Today, a Virginia Senate committee voted 9-to-5 (largely along party lines) to make even murderers eligible for release when they reach age 50. It did so by approving a bill that now has a good chance of becoming law. The bill effectively reinstates parole for many long-time inmates, even though parole had been abolished by the Virginia legislature in 1995. The bill also guts Virginia’s three strikes law, which previously required life without parole for offenders convicted of three separate murders, rapes, or robberies, or any combination of the three.
The bill, SB 624, would make murderers and rapists who aren’t even old eligible for “geriatric release.” It would do so even though geriatric means “elderly.” It is defined in the dictionary as “old, elderly,” or “relating to, or appropriate for elderly people.”
Under the bill, a prison inmate would be eligible for geriatric release if he is 50 years old, or 55 years old, depending on how long he has been in prison. Such inmates are not old, but middle-aged. As the Merriam Webster dictionary notes, “middle-aged people” are “people between the age of about 40 and the age of about 60.” Wikipedia describes middle age as extending to 65 — far above age 50. I am 50 years old, and have never been treated as old for any purpose.
SB 624 would let inmates seek release at age 50 if they have served 20 years, or age 55 if they’ve served 15. That’s lower than the age at which famous serial killers were still active. These inmates are younger than serial murderer Albert Fish, who killed starting at age 54, and Dorothea Puente, who killed from age 53 to 59. Many other serial killers continued killing into their 50s, such as Peter Tobin (up to age 60), John Reginald Christie (up to age 53), and Ted Kaczynski (into his 50s). The murder rate is much lower for people in their 60s than in their 50s, but there are people who commit murder even in their 70s.
Inmates would not be eligible for geriatric release under the bill if they committed a “Class 1 felony.” But even most premeditated murders are not Class 1 felonies, which include only a narrow range of killings, such as murders of cops or young children. In Virginia, “First-degree murder is classified as a Class 2 felony,” notes a web site about state laws. So the Class 1 felony exception in the bill doesn’t guarantee that dangerous criminals won’t be released.
Keeping such inmates in prison rather than releasing them can reduce the crime rate. Parolees commonly commit more crimes after being released. Statutory sentence enhancements have been found to reduce crime. Conversely, lenient penalties are less likely to deter crime.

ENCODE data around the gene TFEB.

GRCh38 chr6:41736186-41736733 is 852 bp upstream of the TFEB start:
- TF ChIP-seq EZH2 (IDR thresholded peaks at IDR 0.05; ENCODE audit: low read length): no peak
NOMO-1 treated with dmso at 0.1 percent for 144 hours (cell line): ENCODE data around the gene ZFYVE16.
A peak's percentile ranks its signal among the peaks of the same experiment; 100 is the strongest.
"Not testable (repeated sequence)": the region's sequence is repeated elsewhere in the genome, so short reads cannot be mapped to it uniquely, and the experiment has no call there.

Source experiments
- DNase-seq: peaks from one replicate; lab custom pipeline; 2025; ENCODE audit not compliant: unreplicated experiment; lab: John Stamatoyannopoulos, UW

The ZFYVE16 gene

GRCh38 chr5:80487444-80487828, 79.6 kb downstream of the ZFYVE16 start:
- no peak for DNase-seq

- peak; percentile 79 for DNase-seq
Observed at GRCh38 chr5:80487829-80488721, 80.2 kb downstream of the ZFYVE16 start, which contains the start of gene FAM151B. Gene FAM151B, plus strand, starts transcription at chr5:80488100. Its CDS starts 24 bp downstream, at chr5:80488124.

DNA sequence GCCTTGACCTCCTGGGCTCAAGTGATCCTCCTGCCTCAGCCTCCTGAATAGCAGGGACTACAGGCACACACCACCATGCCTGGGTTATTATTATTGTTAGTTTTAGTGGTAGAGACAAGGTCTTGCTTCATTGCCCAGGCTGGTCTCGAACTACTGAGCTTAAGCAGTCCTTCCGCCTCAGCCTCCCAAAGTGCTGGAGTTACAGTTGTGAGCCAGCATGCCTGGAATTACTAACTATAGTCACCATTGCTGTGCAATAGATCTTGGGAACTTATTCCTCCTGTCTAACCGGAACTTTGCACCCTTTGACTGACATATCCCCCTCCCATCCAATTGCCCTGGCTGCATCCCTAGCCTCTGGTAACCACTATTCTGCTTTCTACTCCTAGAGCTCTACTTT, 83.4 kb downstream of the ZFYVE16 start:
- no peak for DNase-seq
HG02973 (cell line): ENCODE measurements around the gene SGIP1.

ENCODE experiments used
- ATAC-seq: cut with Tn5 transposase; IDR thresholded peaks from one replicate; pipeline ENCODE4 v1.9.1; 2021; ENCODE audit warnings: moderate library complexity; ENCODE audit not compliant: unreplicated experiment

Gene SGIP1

This bill would effectively turn many life-without-parole sentences for murder into sentences as short as 15 years. It could affect a lot of cases: a commenter says hundreds of murderers in Virginia were imprisoned just between 2001 and 2005 at age 40 or over, and many of them would thus be eligible for release.
For many types of killings, life without parole would effectively end as an option under Virginia law, if this bill passed, even though life without parole is common for murder even in many liberal states. Such short sentences for murder could provoke a real backlash from survivors of murder victims. Even survivors who publicly oppose the death penalty typically want the killer to receive life without parole, for the sake of public safety, and their own security and peace of mind.
Supporters of the bill cited low recidivism rates by offenders previously given “geriatric release” in their 60s or later ages. But that doesn’t justify granting geriatric release to people in their 50s, who are younger and more capable of committing murder and rape. Moreover, changes to the parole board’s composition may lead to higher rates of geriatric release in the future, that result in the release of higher-risk offenders.
Supporters of the bill also cited the high medical costs incurred by older inmates and the resultant savings to state prisons when someone is granted conditional release. But most of those savings are illusory. As a former state official notes, the medical costs for the state likely do not go away when a prison inmate is released: “The offender will likely still be on Medicaid. It is true that there will some savings because Medicaid will cover outpatient costs for a released inmate, but not those of one incarcerated. However, the big costs are inpatient costs and Medicaid covers those whether an offender is in prison or not.”
Moreover, people in their 50s have lower average medical costs than people in their 60s. So releasing inmates in their 50s makes less sense than releasing them in their 60s.